Many of the stars in Kepler's sights also have spots, just like the sun has sunspots. A star with a spot usually is rotating, just like the sun does. When a starspot comes in to view, the star gets a little darker. When the starspot goes out of view, the star gets a little brighter. Most stars have many spots, and the spots are always changing (again, just like sunspots). But if a star just has one persistent spot, and especially if that star is blended with other stars from Kepler's point of view, it can look like a planet.
What this means is that many of the 706 potential planets Kepler has found may not be real. Ground-based telescopes can help tell if the planets are real or not. But the amount of ground-based telescope time it would take to confirm all 706 planets is tremendous. Even if all astronomers stopped looking at everything else, it may not be possible to check all 706 planets. And that is from just 43 days of looking!
Kepler's job is to find Earth-sized planets in earth-like orbits around sun-like stars. We want to know how common planets that might be able to host life are, and as the Earth is the only planet where we are sure there is life, it seems logical to start looking for life by looking at planets as similar to the Earth as we can get. As I said above, finding Earth-sized planets is harder than finding Jupiter-sized planets. This also means that proving Earth-sized planets are real, and not one some other weird astronomical phenomenon, is also very hard, and will require every second of follow-up observing time on ground-based telescopes that the Kepler team can get.
So this is why Kepler has announced so many potential planets without proving that each one is real. The planets they announced two weeks ago are, for the most part, big planets. They're planets the size of Jupiter and Neptune, not planets the size of Earth. There is a lot of science that can be done with these big planets, but finding life is probably not one of them. So, rather than using their precious telescope time proving all of these big planets, the Kepler team is saving their time for the interesting planets. Like the 400 that they found but didn't announce. Or like possible Earth-sized planets that we haven't heard a word about yet.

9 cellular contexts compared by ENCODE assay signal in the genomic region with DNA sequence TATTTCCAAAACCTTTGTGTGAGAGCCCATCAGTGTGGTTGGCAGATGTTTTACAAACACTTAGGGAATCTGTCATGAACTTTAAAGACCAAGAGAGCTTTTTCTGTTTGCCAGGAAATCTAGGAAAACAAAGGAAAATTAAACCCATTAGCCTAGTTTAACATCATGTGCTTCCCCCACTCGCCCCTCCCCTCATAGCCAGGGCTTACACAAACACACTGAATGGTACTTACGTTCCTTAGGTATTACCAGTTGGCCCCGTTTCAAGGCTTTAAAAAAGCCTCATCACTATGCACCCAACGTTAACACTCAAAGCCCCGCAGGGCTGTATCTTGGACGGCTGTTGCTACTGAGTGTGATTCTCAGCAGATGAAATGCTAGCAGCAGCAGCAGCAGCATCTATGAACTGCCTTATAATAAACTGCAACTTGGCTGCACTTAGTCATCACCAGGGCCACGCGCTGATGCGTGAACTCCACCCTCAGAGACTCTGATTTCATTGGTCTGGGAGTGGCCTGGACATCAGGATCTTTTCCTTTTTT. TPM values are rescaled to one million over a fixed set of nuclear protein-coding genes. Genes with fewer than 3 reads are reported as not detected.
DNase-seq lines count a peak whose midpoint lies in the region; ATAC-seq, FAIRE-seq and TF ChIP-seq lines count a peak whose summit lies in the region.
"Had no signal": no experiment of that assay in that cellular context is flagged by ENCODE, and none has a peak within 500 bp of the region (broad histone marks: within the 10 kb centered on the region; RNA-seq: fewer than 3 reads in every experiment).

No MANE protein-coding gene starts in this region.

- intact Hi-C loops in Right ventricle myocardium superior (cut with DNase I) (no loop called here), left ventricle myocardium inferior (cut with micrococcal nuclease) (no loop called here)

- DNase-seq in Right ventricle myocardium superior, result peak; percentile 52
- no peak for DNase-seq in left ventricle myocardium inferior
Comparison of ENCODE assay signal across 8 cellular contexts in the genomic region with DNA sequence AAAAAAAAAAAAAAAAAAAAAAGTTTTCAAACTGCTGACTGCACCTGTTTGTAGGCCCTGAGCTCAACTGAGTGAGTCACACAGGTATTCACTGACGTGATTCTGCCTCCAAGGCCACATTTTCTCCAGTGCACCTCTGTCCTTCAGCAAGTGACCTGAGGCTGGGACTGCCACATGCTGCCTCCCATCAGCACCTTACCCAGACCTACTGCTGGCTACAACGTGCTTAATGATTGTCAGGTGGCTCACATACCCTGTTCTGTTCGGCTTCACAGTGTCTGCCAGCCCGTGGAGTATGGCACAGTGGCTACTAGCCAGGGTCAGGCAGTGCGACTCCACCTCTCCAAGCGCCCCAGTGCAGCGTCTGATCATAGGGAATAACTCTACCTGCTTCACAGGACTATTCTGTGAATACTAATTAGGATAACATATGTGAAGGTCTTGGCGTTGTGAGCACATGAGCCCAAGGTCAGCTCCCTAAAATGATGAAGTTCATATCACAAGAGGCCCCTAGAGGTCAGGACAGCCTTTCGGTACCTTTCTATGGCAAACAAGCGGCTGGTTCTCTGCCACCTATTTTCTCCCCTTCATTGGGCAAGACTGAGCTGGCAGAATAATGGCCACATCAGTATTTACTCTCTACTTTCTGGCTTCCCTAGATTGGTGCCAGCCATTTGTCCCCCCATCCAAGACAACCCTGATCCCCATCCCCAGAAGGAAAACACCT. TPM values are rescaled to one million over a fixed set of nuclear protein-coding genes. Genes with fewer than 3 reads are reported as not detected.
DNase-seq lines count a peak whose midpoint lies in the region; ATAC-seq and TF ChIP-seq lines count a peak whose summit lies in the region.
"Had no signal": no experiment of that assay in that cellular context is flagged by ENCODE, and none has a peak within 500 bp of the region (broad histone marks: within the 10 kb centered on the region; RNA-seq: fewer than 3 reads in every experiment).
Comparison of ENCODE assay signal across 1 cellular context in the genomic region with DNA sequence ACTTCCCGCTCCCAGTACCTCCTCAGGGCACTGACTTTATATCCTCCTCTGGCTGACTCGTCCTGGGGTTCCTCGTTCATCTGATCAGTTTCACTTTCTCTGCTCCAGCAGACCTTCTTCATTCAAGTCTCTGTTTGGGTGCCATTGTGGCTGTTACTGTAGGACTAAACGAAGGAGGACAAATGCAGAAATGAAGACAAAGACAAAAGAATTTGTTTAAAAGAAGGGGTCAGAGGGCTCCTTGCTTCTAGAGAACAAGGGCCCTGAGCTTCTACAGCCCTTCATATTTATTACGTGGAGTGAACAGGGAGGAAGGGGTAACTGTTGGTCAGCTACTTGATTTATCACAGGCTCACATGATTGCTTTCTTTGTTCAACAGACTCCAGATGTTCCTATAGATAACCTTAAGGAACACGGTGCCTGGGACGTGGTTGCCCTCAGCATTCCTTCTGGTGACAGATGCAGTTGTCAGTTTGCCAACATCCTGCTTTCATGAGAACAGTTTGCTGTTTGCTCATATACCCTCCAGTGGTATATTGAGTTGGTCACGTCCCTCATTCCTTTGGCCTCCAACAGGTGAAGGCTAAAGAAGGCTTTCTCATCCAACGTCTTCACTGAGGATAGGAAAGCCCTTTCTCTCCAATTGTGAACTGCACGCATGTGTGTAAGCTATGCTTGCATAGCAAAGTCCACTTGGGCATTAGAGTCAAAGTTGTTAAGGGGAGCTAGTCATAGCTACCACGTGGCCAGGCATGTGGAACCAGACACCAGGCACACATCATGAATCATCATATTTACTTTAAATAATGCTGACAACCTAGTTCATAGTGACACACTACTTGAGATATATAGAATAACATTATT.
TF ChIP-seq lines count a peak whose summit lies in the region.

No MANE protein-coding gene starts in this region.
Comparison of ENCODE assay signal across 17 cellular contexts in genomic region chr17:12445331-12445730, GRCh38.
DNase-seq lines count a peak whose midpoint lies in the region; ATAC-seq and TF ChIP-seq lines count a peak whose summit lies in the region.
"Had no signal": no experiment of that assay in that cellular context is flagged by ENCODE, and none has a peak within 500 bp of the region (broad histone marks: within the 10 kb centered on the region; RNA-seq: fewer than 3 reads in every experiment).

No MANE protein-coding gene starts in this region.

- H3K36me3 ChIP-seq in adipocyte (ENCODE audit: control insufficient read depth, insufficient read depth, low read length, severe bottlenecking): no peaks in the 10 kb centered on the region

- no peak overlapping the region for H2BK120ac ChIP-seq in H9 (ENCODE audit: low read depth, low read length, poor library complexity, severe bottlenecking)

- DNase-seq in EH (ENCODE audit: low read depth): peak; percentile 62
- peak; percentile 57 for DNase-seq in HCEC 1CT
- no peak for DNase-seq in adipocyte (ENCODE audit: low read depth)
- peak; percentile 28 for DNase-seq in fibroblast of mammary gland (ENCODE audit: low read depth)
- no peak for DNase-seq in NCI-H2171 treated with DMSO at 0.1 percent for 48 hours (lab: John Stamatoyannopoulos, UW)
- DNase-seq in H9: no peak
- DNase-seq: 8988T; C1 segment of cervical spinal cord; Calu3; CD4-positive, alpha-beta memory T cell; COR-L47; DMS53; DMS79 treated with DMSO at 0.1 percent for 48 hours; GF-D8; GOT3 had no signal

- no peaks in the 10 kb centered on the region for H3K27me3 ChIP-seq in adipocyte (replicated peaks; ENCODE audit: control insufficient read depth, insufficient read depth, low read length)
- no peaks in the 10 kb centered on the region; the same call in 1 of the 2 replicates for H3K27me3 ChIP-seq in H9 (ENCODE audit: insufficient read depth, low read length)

Finding Earth-sized planets in Earth-sized orbits will take time, at least three years. Why? Because you need at least three transits to prove that there is something regular going on. The first transit is a possible discovery, the second transit gives you a possible orbital period, which predicts the third transit. If the third transit happens on time, then you can be positive that what you see is real and occurs regularly. If Kepler were looking at the sun from far off in space, the Earth would transit once every 365.256 days (approximately) -- once a year. So it would take three years to see three transits of the Earth.
Kepler has been working for just over one year, so we have at least two years to wait for Earth-sized planets in Earth-sized orbits around sun-like stars. In the meantime, we should be getting close to hearing about Earth-sized planets in very short orbits around their stars, if they exist. These would be planets made of molten rock that would make Mercury seem frigid. Any of these hellish Earths would have made at least three transits by now. Again, the problem is ruling out all the other possible explanations.
The Kepler team also announced a handful of stars with multiple transiting planets. And, in addition to planets, there's a lot of other work that can be done with Kepler data. Starspots and eclipsing binaries come to mind. So does asteroseismology. Plus there are other weird objects that Kepler is finding and/or studying. And there is a raging debate among astronomers about the Kepler team not announcing all of their planets and releasing data slower than they promised. I'll talk about those another day.